Take two vulnerable groups of people: toddlers and the aged. Throw in large amounts of government funding, a handful of extreme capitalists with pre-GFC form, and sharemarket investors looking for constant profit growth. Stir.

It’s a recipe for disaster. Two recent raisings — the $450 million float of nursing home operator Japara and a $100 million capital raising by the G8 childcare group, still underway — are another sign we have failed to learn the lessons of the financial crisis, and that irrational exuberance may be returning to the sharemarket.

Soft business coverage is one dead giveaway. Japara Healthcare, the first pure aged care company on the ASX, which made a stunning debut last Thursday, got a dream run in the media, with underwriter Macquarie apparently “inundated with calls” ahead of the float at $2 a share. After Japara shares jumped 35% on day one, to close at $2.70, The Sydney Morning Herald quoted analysts from (who else but) Macquarie! The Japara float was so successful, it is expected to lead to copy-cats, with private equity-backed Allity lining up for some easy money.

It is easy to be bullish on aged care. We all know about the ageing population. The government forecasts we need another 74,000 nursing home places (on top of the existing 186,000) by 2022. That will cost $25 billion, so private investment is necessary. The previous Labor government’s “Living Longer, Living Better” reform package, enacted last year and coming into force from July 1, will abolish the distinction between high-care and low-care beds in nursing homes and make it possible to charge all residents an accommodation bonds.

Accommodation bonds are the key to investing in nursing homes, and provide just the kind of complexity and opacity that financial engineers like Macquarie love to exploit. The policy framework was set up in 1997 under then-prime minister John Howard with close involvement from the private sector, particularly the late Doug Moran. It is a fairly one-sided arrangement: the aged care provider gets the interest generated by the bond, for working capital or any other purpose (sometimes including cross-subsidising parts of the operator’s business, outside aged care) and can deduct a regulated amount each year (currently almost $4000 annually).

It is effectively free money; providers can charge whatever bond they think the market will bear, relative to local house prices given most residents sell their homes to raise the bond. Bonds were not expected to exceed $100,000 originally, but are averaging about $275,000. There are fears they may go higher.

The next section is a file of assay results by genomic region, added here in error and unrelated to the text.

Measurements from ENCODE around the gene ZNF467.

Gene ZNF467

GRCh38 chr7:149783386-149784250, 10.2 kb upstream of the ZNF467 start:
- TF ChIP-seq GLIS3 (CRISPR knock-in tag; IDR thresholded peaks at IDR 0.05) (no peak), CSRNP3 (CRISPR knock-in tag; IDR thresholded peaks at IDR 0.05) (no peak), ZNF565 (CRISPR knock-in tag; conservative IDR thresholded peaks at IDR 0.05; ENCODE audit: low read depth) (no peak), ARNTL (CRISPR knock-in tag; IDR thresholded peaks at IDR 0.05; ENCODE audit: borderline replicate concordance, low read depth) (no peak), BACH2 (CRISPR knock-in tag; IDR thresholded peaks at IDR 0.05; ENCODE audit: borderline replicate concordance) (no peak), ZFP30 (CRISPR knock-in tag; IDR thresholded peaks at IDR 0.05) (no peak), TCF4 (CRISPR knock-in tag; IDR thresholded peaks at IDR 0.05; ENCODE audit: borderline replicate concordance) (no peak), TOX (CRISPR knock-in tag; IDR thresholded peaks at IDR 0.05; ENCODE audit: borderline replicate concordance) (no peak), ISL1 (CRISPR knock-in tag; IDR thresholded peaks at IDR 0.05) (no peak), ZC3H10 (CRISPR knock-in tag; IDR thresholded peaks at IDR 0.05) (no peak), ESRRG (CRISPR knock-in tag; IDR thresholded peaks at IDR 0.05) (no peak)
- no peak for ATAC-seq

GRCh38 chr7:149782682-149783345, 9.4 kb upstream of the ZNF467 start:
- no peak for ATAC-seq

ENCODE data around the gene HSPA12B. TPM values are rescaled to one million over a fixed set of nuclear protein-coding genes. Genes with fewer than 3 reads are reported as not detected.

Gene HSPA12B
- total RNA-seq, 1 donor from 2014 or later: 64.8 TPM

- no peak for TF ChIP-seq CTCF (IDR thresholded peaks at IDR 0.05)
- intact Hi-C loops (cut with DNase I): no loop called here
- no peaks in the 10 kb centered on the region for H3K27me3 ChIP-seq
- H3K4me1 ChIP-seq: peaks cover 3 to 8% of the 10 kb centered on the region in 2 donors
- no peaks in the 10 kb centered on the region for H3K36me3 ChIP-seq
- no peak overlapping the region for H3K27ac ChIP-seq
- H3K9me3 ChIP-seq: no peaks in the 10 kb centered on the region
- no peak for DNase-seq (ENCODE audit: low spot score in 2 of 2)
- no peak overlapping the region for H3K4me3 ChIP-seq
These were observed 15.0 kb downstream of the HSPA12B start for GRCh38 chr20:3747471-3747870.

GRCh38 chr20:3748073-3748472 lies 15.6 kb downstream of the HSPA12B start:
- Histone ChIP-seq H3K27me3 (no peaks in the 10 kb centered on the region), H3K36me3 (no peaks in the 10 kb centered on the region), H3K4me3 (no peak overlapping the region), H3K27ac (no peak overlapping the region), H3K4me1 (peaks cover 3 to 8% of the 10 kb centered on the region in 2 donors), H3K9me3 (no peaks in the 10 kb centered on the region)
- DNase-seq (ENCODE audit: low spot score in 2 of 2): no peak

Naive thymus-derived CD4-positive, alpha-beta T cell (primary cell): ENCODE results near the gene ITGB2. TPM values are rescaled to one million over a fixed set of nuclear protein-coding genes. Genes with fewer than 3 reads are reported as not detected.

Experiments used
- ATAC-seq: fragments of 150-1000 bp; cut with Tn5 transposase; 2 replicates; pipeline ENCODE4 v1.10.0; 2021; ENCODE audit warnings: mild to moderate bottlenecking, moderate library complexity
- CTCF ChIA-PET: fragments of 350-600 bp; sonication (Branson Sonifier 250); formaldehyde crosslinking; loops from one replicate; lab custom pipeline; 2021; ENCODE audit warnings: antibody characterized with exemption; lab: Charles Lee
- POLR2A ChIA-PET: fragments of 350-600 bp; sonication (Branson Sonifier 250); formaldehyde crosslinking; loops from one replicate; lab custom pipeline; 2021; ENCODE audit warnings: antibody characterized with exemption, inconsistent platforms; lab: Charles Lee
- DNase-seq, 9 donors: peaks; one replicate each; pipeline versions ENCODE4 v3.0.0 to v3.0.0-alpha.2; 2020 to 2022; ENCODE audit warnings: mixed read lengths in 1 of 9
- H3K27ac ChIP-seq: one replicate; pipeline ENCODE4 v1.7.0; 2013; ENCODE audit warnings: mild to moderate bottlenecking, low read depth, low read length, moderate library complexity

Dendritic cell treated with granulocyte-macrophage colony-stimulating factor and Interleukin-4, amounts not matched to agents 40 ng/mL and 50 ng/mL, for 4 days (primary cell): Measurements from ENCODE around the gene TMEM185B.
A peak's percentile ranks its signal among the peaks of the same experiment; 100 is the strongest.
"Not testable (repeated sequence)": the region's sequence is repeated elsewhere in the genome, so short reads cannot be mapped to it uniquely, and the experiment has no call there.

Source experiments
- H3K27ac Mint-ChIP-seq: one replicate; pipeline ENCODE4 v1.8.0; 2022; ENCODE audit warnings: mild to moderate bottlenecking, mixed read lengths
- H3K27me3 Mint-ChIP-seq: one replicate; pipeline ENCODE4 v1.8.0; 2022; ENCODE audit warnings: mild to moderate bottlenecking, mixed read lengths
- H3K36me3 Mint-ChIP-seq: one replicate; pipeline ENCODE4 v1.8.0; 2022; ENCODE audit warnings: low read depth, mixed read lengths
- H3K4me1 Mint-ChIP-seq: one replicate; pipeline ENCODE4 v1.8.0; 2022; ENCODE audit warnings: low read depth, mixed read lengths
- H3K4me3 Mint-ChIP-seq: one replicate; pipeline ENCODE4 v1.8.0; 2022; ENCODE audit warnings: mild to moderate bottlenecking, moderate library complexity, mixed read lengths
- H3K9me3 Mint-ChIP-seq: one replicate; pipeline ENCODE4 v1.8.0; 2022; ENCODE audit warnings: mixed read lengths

Japara’s prospectus explains that bonds of existing nursing home residents are generally paid out — on average, after a 29-month stay that ends either in death or relocation to acute hospital care — with bond money deposited by new residents, which have generally risen in the meantime in line with property prices. At the risk of being alarmist, paying out earlier entrants with money deposited by later investors is one of the defining characteristics of a pyramid scheme.

Indeed, although the bonds are backed by a government guarantee — which has been called on to cover $25 million in bond repayments to date, out of a national pool north of $12 billion — Japara’s own prospectus canvasses the risk that “a major issue at a facility … could require Japara to repay a large number of bonds that cannot be replaced immediately”.

From July, residents will be able to choose between paying an accommodation bond or an equivalent daily rate, or any combination of the two. When the reforms were introduced, the industry warned many residents would choose either not to pay a bond, or to pay a much smaller bond. This could cause a one-off outflow of capital, threatening the balance sheet of smaller operators, as old high bonds were repaid and replaced with smaller bonds. Japara chief Andrew Sudholz told the Senate inquiry into aged care last May this was a “massive, serious risk for the industry”.

Where Sudholz sounded bearish a year ago, however, Japara’s April prospectus was upbeat, declaring it was poised to benefit and sees “significant latent cash flow potential” as it will be able to charge bonds for its high-care beds. Japara is forecasting cash inflows from bonds will rise from $9 million in 2012-13 to $25 million in 2013-14 and triple to $77 million the year after. Japara expects its accommodation bonds to rise from $236,000 on average to $264,000 this year alone.